kochevnik
not rated yet Dec 14, 2013
The economic viability of Unicorn Dung "solutions" is demonstrated by the ongoing need for massive subsidies from our bankrupt government. The main reason for "growth" is that we are now pouring more money down the drain.
So RAL you think the US $8trillion wasted patrolling and murdering in the gulf was a better investment?
Skin Effect
1 / 5 (1) Dec 15, 2013
How about you address some of the specific questions I posed in regard to panel configuration, battery balance and declining panel performance, Cocoa? Could it be that you don't have a clue what you're talking about? Perhaps you need to spend some time with a nifty little ditty written in 1827 called "Ohm's Law". Please note, it's called "Ohm's Law" because it's not a suggestion. You simply cannot lose energy on every installation and expect to make it up in volume.

Real innovations that work, like the airplane or the automobile, didn't require government subsidies. Let the market decide what works and what doesn't. Siemens and Bosche were two of the biggest players in PV and they're both pulling out after losing billions. Oh and if you think it's cheap Chinese panels flooding the market that are causing the Germans to pull out you might want get Porche, Mercedes, BMW and Audi on the phone and let them know that they won't be able to sell higher priced products on the world market
kochevnik
not rated yet Dec 15, 2013
Real innovations that work, like the airplane or the automobile, didn't require government subsidies
Those are both massively subsidized industries. Did you hear about GM being "too big to fail?" Do you think airports build themselves?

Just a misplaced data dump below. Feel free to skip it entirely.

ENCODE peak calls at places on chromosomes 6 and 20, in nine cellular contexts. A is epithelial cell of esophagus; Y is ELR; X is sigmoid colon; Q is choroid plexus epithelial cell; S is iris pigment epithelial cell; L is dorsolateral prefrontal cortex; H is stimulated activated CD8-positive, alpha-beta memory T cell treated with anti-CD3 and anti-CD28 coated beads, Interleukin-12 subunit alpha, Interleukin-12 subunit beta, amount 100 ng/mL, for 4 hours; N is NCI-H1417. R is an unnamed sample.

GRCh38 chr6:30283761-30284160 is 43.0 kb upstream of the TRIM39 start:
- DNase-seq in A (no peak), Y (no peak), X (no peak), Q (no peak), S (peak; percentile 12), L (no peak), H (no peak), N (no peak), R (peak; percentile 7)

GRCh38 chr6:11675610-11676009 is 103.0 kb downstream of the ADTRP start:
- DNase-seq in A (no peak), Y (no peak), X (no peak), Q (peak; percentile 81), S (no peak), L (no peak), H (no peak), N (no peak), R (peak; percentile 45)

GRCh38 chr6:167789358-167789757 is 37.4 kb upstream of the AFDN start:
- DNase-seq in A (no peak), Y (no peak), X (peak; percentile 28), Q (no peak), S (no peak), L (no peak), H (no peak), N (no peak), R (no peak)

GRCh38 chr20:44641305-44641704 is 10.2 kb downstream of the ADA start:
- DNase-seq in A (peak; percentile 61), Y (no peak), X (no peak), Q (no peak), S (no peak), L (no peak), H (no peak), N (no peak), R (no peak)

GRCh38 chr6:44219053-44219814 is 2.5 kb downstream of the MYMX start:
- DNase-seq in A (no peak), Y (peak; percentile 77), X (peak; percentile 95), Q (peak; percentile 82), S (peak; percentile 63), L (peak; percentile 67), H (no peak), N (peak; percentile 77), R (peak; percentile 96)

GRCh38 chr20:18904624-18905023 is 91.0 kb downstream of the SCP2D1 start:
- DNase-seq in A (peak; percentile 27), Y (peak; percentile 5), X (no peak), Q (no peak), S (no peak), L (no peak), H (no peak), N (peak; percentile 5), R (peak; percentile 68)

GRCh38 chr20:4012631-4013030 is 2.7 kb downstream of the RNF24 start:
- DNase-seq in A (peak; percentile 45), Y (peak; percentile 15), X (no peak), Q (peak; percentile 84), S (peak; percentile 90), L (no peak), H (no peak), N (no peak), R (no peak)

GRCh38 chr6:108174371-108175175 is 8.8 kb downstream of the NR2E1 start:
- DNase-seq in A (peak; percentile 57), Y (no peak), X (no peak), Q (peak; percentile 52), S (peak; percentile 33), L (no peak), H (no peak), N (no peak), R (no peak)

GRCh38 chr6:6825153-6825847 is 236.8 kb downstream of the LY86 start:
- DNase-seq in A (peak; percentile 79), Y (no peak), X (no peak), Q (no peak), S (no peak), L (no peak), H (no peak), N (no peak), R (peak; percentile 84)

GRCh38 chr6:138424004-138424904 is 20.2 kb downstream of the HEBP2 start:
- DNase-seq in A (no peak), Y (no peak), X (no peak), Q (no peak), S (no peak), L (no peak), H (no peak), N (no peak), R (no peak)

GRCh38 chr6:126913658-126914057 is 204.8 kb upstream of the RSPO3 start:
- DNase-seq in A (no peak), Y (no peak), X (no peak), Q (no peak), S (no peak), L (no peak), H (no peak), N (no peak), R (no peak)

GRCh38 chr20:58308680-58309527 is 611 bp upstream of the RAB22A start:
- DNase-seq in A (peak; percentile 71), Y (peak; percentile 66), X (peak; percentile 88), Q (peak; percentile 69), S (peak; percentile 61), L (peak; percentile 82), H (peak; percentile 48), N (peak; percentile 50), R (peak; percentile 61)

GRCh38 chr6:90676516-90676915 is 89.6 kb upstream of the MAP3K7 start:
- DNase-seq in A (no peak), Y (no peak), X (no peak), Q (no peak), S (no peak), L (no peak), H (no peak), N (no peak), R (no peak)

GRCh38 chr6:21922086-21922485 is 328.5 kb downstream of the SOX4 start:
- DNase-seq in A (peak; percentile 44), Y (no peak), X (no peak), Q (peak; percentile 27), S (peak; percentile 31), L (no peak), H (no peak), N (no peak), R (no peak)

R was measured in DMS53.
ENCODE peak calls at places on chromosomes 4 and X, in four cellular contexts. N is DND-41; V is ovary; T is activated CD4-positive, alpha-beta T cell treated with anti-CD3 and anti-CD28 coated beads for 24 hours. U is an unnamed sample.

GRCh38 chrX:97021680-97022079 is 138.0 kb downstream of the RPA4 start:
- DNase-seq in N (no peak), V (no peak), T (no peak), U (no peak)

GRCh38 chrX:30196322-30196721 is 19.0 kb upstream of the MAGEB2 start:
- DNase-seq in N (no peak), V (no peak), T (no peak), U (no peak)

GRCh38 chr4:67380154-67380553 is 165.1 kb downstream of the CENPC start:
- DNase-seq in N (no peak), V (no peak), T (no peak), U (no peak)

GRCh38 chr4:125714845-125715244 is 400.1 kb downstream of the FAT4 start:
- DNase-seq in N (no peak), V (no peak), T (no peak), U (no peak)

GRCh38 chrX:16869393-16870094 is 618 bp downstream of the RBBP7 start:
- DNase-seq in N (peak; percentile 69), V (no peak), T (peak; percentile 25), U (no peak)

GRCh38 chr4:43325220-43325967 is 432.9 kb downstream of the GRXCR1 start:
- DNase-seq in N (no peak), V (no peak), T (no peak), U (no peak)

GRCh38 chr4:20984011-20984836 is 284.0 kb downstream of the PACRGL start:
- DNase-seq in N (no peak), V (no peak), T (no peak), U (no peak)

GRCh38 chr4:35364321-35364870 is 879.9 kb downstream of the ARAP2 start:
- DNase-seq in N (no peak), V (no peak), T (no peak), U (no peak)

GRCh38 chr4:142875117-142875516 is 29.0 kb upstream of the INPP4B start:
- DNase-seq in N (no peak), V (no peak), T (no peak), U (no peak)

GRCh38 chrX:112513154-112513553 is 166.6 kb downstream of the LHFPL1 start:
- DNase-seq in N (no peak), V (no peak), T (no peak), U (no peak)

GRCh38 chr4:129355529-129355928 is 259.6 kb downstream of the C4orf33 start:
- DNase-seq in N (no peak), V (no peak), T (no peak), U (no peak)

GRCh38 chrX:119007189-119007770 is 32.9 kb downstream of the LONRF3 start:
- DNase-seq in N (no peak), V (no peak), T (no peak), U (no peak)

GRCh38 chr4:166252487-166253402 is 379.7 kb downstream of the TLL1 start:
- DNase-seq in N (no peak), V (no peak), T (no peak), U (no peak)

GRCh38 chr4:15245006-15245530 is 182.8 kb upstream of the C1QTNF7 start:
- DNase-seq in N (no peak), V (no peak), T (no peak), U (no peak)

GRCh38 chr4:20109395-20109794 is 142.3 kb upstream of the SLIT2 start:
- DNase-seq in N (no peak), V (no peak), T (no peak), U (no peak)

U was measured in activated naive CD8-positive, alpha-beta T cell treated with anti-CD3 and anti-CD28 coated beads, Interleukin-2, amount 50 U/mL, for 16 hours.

Cocoa
not rated yet Dec 15, 2013
"Could it be that you don't have a clue what you're talking about? "

It certainly could - I have never installed a panel myself - and my knowledge is all from reading - and talking to people who have installed panels themselves. Some folks I know live totally off the grid - and run totally on solar panels and lead acid batteries - they report many years of trouble free service.

Being that you are unwilling to answer the basic question - I will go ahead. The overall experience of the solar panel industry is that the panels have a life expectancy of at least 25 years - and many panels have been operating for 40 years - with an overall degradation rate of around .5% per year. This is why most major panel manufacturers are warrantying their panels for 25 years - with a guarantee of 80% power output at that point. Power from solar panels is at grid parity in many parts of the world - and the costs will continue to fall.
Skin Effect
not rated yet Dec 16, 2013